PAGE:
fear and the case of the missing leader
What if I were to tell you that there are leaders missing in your organisation? That there are voices, ideas, opinions and talent that are not showing up?
I’m not talking about a headcount issue or a rash of absenteeism. I’m talking about a powerful force that stops leaders from expressing themselves fully : fear.
The nature of fear
Our sense of fear developed to keep us alive. As Rick Hanson so beautifully puts it, our ancestors could make 2 kinds of mistakes : (1) thinking there was a tiger in the bushes when there wasn’t one and (2) thinking there was no tiger in the bushes when there actually was one. The cost of the first? Needless anxiety. The cost of the second? Death.
Unsurprisingly, we evolved to make the first mistake over and over again to avoid ever making the second one.
The modern-day tiger in the bushes
We are much less likely these days to be living in fear of our lives, yet the fear that “there might be a tiger in the bushes” has now morphed into “I might be criticised”, “I might fail”, “I might look stupid”.
A well-known manifestation of this is Impostor Syndrome, or the fear of being found out, which tends to afflict high-achievers. It shows up as a voice in your head, a bit like a radio station that is on all the time. Its basic patter is probably something like, “You aren’t good enough. Are you sure you can do this? You need to work harder and faster.”
And it gets louder on Special Occasions. For example, presenting at the monthly company meeting or closing a deal with an important client. It’s saying something like, “Who do you think you are? You’re talking absolute rubbish. You can see it on their faces.”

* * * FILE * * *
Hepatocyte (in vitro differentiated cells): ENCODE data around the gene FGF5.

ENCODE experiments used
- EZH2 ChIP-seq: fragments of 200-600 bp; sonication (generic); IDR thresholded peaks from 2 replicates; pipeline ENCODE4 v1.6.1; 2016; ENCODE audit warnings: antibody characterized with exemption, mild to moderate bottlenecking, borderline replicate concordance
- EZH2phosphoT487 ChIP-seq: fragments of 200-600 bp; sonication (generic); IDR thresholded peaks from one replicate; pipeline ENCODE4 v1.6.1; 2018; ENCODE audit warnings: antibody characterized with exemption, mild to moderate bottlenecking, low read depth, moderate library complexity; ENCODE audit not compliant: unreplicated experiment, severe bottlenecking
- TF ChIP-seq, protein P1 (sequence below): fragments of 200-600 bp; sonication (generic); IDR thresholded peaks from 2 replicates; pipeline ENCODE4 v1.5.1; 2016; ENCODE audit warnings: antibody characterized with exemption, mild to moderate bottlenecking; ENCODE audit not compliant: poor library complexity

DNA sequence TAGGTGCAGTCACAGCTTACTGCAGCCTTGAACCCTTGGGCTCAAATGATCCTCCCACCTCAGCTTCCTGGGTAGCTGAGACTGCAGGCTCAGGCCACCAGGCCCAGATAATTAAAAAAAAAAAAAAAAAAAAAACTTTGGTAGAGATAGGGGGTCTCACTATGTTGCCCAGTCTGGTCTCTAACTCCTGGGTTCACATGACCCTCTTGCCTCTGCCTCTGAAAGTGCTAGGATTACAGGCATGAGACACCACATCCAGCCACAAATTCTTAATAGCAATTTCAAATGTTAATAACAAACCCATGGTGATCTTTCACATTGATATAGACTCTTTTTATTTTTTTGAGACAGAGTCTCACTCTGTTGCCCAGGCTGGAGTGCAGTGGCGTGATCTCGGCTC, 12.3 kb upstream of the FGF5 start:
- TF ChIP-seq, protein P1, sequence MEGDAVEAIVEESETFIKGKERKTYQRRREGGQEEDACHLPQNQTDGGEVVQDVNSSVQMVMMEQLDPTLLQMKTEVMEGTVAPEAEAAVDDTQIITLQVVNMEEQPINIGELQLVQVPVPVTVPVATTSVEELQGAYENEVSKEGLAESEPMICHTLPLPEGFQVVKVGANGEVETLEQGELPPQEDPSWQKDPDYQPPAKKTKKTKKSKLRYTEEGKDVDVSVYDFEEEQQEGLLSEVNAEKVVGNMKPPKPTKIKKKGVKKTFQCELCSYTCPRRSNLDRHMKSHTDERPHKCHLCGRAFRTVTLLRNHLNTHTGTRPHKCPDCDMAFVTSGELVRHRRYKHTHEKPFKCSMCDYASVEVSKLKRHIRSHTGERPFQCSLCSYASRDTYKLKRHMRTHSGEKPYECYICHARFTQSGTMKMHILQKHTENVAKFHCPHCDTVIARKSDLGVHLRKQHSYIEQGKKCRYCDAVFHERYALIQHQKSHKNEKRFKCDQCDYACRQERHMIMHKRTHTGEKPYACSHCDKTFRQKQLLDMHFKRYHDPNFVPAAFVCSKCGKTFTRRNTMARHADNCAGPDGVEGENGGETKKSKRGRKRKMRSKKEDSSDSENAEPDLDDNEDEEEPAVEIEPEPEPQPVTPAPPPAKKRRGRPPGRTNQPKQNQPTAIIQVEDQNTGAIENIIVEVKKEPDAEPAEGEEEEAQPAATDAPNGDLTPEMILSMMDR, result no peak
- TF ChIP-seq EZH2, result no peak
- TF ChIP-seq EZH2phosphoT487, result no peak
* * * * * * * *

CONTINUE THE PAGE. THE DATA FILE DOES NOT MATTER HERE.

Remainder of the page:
The real cost of fear
The voice of fear has a positive intention : to keep us safe. It can be pretty effective in holding us back from saying or doing anything which it perceives will endanger us. However, its perception of what is unsafe in today’s world is way out of proportion with reality.
And the real cost of its impact on the leadership of organisations is not what we CAN see but what we can’t…
- The missing conversation – for example, a leader holding back from reaching out to a senior stakeholder because Fear says, “Why would they want to talk to you?”
- The missing voice in a meeting – an idea, a challenge, an opinion that could change the course of an organisation is left unsaid because Fear says, “You’re going to look stupid if you say that.”
- The missing offer – a multi-million pound business opportunity that doesn’t happen because Fear says, “You’ll fail”.
- The missing request – asking for additional resource, because Fear says, “Who do you think you are?”
- The missing decision – this one often causes a bottleneck for the teams below because Fear wants the leader to make sure it really is the right decision, whatever “right” is, to avoid imagined humiliation.
And ultimately…the missing leader
Fear may be keeping leaders in your organisation – and maybe you – from standing up for what they believe in, from rising above the noise, from making the time and space to create something that nobody has thought of yet, from reaching out to others to make things happen, even when they don’t know the answers.
What would be possible if your leaders were to express themselves fully? What could that mean for growth, for innovation, for engagement in your organisation?
What do you think?
Alison Reid helps new Directors focus on what matters, communicate with impact and stay calm and effective under pressure so they can lead themselves and others to great results. She's the author of Unleash Your Leadership : How to Worry Less and Achieve More. Download an extract or buy the book.